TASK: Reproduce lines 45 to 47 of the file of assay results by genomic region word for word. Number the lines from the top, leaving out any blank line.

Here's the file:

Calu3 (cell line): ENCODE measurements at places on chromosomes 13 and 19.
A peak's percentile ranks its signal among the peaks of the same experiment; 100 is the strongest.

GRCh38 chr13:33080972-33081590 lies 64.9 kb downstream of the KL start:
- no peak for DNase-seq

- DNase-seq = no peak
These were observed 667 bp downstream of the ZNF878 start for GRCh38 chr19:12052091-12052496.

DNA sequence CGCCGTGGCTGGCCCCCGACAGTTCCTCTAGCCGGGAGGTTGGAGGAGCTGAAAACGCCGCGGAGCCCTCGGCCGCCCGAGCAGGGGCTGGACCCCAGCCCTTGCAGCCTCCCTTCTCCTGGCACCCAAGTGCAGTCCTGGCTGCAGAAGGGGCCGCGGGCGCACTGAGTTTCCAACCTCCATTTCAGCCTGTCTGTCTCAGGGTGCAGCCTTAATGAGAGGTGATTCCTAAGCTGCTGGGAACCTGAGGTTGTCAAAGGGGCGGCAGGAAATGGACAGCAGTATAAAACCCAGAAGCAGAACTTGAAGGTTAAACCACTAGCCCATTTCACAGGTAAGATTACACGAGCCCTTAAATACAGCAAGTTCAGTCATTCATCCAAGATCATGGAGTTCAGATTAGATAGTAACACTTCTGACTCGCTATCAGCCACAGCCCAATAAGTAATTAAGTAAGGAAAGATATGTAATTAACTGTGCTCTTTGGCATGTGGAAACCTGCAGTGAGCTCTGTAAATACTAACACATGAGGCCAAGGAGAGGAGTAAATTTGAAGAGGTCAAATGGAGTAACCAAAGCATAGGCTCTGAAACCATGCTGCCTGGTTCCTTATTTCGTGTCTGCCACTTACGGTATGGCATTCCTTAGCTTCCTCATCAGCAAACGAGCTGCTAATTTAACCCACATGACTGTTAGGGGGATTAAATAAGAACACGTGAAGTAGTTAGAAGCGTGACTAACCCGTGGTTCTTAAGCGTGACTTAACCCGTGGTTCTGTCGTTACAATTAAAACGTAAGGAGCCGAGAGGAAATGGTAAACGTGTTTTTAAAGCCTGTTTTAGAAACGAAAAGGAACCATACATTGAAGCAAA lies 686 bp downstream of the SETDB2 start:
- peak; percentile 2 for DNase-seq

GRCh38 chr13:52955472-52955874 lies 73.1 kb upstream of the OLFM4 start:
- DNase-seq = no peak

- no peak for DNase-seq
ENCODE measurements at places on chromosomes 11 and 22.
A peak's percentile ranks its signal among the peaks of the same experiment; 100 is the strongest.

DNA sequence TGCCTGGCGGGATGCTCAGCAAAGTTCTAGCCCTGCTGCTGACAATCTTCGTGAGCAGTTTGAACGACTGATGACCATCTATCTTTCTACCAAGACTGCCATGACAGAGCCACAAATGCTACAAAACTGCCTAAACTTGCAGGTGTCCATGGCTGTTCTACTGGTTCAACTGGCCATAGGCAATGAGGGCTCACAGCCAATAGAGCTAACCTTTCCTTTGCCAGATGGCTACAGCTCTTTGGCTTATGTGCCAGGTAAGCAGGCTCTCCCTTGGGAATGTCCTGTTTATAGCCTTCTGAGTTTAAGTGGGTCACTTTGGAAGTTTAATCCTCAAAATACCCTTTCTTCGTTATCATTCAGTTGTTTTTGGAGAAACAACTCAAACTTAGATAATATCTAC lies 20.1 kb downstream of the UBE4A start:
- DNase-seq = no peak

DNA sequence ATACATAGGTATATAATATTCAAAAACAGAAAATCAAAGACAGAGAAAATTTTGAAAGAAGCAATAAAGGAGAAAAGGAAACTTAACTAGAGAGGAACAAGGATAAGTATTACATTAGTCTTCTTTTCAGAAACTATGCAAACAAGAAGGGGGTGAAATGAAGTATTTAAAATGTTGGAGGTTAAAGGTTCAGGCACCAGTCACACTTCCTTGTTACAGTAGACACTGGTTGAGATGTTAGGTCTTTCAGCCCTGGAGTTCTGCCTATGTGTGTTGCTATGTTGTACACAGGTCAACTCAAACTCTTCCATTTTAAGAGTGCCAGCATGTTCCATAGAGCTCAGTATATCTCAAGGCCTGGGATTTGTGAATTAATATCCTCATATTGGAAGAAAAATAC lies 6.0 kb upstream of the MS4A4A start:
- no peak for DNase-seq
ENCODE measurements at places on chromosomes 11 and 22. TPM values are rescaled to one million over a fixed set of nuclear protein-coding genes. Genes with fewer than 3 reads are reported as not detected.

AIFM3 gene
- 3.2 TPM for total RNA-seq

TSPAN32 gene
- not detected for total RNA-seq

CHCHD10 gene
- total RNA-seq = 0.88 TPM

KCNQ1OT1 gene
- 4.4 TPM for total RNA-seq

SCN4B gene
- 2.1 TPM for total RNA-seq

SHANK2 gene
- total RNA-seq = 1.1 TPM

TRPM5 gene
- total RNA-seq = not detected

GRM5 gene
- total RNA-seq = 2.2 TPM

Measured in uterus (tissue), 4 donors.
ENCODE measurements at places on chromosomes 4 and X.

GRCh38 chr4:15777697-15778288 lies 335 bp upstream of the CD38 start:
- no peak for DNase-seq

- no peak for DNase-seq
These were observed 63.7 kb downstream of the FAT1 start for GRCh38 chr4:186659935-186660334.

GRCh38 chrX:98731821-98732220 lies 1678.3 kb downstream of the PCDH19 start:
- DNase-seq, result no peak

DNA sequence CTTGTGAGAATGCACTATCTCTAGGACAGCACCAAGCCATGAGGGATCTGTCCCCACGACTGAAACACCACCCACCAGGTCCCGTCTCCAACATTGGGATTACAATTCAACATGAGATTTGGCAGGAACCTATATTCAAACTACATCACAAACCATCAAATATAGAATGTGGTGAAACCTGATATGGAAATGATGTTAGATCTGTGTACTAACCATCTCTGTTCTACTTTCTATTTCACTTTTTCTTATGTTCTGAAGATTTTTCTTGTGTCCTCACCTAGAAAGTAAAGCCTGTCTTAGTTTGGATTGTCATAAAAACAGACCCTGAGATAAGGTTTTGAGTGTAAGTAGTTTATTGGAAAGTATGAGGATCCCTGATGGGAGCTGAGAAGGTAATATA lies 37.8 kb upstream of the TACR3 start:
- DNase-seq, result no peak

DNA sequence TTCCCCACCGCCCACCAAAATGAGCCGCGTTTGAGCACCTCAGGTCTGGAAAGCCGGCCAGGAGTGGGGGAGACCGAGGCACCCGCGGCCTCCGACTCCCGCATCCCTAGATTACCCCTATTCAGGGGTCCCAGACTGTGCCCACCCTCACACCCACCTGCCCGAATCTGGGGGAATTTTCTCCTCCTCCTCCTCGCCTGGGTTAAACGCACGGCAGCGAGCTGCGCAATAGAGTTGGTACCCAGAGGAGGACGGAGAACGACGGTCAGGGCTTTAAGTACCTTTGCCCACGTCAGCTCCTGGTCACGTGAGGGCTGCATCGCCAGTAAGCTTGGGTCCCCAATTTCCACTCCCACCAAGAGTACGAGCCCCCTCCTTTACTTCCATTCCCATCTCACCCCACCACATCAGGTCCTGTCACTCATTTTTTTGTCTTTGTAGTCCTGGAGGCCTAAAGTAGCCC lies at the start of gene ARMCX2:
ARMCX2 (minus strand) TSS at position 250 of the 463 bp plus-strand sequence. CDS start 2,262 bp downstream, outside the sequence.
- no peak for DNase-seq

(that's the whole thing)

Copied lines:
DNA sequence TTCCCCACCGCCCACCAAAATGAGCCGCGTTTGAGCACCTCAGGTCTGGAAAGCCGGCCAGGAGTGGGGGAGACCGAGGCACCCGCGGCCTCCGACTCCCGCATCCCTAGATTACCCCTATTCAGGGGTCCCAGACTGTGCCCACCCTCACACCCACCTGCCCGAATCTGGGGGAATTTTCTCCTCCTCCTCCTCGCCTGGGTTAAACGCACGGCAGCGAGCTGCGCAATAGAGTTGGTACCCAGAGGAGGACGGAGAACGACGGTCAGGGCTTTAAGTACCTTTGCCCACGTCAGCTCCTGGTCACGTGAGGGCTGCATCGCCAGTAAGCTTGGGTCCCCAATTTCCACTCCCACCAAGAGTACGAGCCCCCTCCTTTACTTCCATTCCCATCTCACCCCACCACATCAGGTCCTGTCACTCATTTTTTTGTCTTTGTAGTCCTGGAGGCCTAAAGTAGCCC lies at the start of gene ARMCX2:
ARMCX2 (minus strand) TSS at position 250 of the 463 bp plus-strand sequence. CDS start 2,262 bp downstream, outside the sequence.
- no peak for DNase-seq